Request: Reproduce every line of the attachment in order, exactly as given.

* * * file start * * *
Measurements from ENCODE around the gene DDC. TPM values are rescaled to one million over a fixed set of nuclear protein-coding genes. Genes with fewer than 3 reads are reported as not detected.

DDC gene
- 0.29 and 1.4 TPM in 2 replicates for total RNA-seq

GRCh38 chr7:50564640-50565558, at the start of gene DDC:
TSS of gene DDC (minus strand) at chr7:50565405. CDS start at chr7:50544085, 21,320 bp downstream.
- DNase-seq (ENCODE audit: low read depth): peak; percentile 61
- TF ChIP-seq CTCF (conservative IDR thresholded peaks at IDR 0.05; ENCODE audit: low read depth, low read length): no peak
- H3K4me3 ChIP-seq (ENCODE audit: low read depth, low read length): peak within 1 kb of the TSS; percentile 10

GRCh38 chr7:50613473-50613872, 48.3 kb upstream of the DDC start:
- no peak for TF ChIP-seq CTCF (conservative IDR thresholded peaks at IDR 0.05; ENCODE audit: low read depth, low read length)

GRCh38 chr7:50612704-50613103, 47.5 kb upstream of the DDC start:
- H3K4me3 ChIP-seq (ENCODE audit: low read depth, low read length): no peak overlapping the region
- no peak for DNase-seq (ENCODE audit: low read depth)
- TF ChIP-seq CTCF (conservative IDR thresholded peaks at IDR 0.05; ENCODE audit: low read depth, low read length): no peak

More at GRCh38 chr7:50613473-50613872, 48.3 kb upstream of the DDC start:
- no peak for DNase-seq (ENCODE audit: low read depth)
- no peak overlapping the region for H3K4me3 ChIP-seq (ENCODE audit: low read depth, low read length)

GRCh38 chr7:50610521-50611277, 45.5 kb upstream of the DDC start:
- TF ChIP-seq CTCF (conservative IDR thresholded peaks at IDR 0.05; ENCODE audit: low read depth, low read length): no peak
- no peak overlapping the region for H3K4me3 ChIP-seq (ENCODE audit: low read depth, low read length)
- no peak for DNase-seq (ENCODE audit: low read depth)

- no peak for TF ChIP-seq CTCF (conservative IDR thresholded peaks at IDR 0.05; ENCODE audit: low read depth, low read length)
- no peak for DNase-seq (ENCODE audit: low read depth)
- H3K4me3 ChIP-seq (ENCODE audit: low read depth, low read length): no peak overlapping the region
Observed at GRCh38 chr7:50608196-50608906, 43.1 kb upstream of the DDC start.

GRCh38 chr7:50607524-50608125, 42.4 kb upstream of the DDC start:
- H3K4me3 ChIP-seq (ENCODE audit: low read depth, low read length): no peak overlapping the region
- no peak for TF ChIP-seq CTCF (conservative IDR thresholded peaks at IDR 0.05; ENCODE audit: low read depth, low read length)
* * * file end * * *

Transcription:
Measurements from ENCODE around the gene DDC. TPM values are rescaled to one million over a fixed set of nuclear protein-coding genes. Genes with fewer than 3 reads are reported as not detected.

DDC gene
- 0.29 and 1.4 TPM in 2 replicates for total RNA-seq

GRCh38 chr7:50564640-50565558, at the start of gene DDC:
TSS of gene DDC (minus strand) at chr7:50565405. CDS start at chr7:50544085, 21,320 bp downstream.
- DNase-seq (ENCODE audit: low read depth): peak; percentile 61
- TF ChIP-seq CTCF (conservative IDR thresholded peaks at IDR 0.05; ENCODE audit: low read depth, low read length): no peak
- H3K4me3 ChIP-seq (ENCODE audit: low read depth, low read length): peak within 1 kb of the TSS; percentile 10

GRCh38 chr7:50613473-50613872, 48.3 kb upstream of the DDC start:
- no peak for TF ChIP-seq CTCF (conservative IDR thresholded peaks at IDR 0.05; ENCODE audit: low read depth, low read length)

GRCh38 chr7:50612704-50613103, 47.5 kb upstream of the DDC start:
- H3K4me3 ChIP-seq (ENCODE audit: low read depth, low read length): no peak overlapping the region
- no peak for DNase-seq (ENCODE audit: low read depth)
- TF ChIP-seq CTCF (conservative IDR thresholded peaks at IDR 0.05; ENCODE audit: low read depth, low read length): no peak

More at GRCh38 chr7:50613473-50613872, 48.3 kb upstream of the DDC start:
- no peak for DNase-seq (ENCODE audit: low read depth)
- no peak overlapping the region for H3K4me3 ChIP-seq (ENCODE audit: low read depth, low read length)

GRCh38 chr7:50610521-50611277, 45.5 kb upstream of the DDC start:
- TF ChIP-seq CTCF (conservative IDR thresholded peaks at IDR 0.05; ENCODE audit: low read depth, low read length): no peak
- no peak overlapping the region for H3K4me3 ChIP-seq (ENCODE audit: low read depth, low read length)
- no peak for DNase-seq (ENCODE audit: low read depth)

- no peak for TF ChIP-seq CTCF (conservative IDR thresholded peaks at IDR 0.05; ENCODE audit: low read depth, low read length)
- no peak for DNase-seq (ENCODE audit: low read depth)
- H3K4me3 ChIP-seq (ENCODE audit: low read depth, low read length): no peak overlapping the region
Observed at GRCh38 chr7:50608196-50608906, 43.1 kb upstream of the DDC start.

GRCh38 chr7:50607524-50608125, 42.4 kb upstream of the DDC start:
- H3K4me3 ChIP-seq (ENCODE audit: low read depth, low read length): no peak overlapping the region
- no peak for TF ChIP-seq CTCF (conservative IDR thresholded peaks at IDR 0.05; ENCODE audit: low read depth, low read length)